Mining in Logmarithmic Space#
NIPoPoWs enable smart contracts to maintain historical data so that new light miners can work in a so-called online fashion. This is the main idea of Logarithmic Space Mining. Instead of saving all the blockchain data locally on nodes, the unnecessary part can be compiled into the blockchain itself. New miners do not need to carry the historical data, and as they continue to mine, new light miners will help other light miners bootstrap. There will be no need to carry old historical data, and old miners can abandon historical data for lighter mining. This is how the whole miner population can abandon old blocks and make the system much more efficient.
This protocol is the first to achieve always secure, always succinct, and online Non-Interactive Proofs of Proof-of-Work, all necessary components for a logarithmic space mining scheme.
In this video, Dionysis Zindros explains gives a detailed rundown of what Non-Interactive Proofs of Proof-of-Work truly are. Furthermore, Dionysis evaluates the operation, implementation, and impact that his primitive delivers upon.
Miners must constantly maintain the blockchain, whether it is Ergo, Bitcoin, or another PoW consensus model. In addition to using computational resources, miners also use storage resources that maintain all blockchain data from the genesis block.
A new miner's problem: Is downloading all the data from the genesis block strictly necessary? Why is it not possible to download only the most relevant blocks to maintain the network?
The block headers of the blockchain should be enough to access the necessary data. NIPoPoWs (Non-Interactive Proofs of Proof of Work) can be integrated to form interlinked block header sets that will reduce historical data storage.
When needing to access key blocks in the blockchain, miners should be able to do this from the headers of the old blocks efficiently. That is because each new block must indicate all of the current networks. As new blocks are created, a set of new block headers can be enough to check for the current UTXO set. Since the new blocks contain the data of old stringed block header sets, it enables light mining by eliminating the need to download all the blockchain data.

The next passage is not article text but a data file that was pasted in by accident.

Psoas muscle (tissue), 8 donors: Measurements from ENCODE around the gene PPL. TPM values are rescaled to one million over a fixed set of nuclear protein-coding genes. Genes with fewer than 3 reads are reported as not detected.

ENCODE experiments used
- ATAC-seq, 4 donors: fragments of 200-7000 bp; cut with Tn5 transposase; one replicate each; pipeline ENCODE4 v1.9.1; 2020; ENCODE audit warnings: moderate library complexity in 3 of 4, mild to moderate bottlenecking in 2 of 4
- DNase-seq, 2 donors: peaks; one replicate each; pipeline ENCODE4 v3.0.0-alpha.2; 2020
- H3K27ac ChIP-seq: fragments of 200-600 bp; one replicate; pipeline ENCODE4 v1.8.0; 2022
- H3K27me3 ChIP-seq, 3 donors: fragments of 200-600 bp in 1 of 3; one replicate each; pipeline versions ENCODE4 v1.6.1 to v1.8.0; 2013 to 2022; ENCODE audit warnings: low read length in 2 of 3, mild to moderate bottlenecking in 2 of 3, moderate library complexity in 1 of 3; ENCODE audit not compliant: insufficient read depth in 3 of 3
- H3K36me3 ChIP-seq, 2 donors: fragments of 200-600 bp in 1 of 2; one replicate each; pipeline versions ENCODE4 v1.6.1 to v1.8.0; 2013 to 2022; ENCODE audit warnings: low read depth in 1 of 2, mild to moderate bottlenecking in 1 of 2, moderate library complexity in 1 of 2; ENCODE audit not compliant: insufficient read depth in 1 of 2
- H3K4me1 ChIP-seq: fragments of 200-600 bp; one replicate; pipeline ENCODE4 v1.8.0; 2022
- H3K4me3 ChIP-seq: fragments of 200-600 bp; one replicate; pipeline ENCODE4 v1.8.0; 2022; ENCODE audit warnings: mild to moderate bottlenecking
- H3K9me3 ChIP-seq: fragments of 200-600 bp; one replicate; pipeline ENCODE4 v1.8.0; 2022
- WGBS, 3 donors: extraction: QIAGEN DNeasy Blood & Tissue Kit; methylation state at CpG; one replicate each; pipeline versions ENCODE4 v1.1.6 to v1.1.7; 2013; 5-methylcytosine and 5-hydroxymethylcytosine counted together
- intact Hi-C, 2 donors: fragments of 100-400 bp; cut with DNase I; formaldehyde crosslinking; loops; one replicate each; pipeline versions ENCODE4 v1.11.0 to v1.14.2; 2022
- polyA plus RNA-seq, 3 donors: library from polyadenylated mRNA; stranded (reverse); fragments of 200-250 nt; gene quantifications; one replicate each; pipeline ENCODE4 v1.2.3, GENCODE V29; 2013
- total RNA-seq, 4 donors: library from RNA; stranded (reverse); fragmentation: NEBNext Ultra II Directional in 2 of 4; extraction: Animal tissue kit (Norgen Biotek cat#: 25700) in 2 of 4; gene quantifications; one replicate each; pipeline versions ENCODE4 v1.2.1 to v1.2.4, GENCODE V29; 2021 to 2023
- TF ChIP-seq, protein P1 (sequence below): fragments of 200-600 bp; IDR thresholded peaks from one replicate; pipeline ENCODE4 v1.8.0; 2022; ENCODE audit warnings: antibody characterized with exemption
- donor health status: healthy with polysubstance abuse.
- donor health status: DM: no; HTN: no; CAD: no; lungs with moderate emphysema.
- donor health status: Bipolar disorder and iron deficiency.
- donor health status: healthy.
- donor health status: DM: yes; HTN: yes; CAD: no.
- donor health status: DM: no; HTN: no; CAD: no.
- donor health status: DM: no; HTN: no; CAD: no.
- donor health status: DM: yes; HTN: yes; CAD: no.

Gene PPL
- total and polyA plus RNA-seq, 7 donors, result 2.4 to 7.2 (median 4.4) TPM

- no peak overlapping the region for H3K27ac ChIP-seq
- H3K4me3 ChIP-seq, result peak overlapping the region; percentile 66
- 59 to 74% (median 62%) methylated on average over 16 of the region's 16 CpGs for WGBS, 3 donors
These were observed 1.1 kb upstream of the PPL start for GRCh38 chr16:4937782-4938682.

What are we trying to optimise by stringing old PoW history and compiling it into a snapshot?
If we say
C=old blocks and
K=new blocks, then included blocks in the snapshot can be growing when
K=new blocks are constant, and
C=old blocks are linear. But it can also be shrinking depending on the smart contract applications. The problem of maintaining heavy loads of data by the miners can be solved by bootstrapping through NIPoPoWs.
Instead of accessing all of the blocks, superblocks (or light-clients) are enough to verify all of the blocks. This is accomplished by maintaining the historical data of the blockchain through smart contracts. The introduction of these superblock clients on NIPoPoWs can be done via 'velvet' or soft forks, and after that "light" miners can bootstrap through "online" mining.